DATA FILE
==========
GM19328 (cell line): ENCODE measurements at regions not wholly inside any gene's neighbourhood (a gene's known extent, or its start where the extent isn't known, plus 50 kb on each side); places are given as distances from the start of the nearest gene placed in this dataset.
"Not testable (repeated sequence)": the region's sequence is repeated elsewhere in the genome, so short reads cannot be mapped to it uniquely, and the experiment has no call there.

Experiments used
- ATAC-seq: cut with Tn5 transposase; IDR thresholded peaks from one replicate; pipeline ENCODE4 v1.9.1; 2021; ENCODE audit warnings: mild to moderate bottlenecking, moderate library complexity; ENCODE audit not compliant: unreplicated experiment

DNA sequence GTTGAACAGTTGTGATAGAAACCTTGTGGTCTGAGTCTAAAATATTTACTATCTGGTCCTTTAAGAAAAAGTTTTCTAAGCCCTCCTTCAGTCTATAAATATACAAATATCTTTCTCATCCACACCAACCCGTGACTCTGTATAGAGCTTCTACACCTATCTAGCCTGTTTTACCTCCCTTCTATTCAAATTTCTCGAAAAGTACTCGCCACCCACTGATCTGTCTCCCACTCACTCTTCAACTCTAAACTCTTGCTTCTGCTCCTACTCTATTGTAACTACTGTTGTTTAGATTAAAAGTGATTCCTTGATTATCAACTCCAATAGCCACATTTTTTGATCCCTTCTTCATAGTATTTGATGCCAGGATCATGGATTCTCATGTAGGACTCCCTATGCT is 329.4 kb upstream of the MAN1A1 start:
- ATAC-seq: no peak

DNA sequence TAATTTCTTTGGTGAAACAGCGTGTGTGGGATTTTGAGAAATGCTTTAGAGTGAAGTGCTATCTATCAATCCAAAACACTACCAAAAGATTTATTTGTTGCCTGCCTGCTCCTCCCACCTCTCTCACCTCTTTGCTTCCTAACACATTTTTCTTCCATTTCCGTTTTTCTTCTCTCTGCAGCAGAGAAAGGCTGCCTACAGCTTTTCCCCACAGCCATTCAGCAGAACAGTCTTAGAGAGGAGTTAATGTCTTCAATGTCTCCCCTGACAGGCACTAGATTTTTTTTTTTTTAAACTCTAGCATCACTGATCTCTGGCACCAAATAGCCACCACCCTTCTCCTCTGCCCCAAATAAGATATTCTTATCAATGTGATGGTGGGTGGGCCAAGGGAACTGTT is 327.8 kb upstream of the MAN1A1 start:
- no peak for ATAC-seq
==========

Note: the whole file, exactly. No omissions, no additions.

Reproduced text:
GM19328 (cell line): ENCODE measurements at regions not wholly inside any gene's neighbourhood (a gene's known extent, or its start where the extent isn't known, plus 50 kb on each side); places are given as distances from the start of the nearest gene placed in this dataset.
"Not testable (repeated sequence)": the region's sequence is repeated elsewhere in the genome, so short reads cannot be mapped to it uniquely, and the experiment has no call there.

Experiments used
- ATAC-seq: cut with Tn5 transposase; IDR thresholded peaks from one replicate; pipeline ENCODE4 v1.9.1; 2021; ENCODE audit warnings: mild to moderate bottlenecking, moderate library complexity; ENCODE audit not compliant: unreplicated experiment

DNA sequence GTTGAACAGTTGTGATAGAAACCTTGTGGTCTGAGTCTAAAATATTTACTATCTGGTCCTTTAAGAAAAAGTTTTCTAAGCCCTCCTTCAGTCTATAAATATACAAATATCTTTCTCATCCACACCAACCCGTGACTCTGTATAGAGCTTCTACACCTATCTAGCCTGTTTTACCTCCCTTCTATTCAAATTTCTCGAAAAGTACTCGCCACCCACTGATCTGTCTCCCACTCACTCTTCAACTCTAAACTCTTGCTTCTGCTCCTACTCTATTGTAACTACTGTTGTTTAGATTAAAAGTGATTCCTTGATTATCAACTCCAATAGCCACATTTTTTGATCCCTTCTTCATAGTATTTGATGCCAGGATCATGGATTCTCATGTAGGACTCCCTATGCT is 329.4 kb upstream of the MAN1A1 start:
- ATAC-seq: no peak

DNA sequence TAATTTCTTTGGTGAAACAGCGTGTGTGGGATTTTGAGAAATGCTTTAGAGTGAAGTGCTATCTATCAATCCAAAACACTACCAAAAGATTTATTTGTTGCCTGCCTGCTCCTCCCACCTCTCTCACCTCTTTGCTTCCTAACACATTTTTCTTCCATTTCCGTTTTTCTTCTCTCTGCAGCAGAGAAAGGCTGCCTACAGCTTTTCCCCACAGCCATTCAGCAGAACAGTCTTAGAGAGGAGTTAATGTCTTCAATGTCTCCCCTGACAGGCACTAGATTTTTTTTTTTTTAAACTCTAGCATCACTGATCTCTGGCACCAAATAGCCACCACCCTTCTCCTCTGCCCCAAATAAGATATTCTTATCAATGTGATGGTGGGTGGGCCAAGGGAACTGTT is 327.8 kb upstream of the MAN1A1 start:
- no peak for ATAC-seq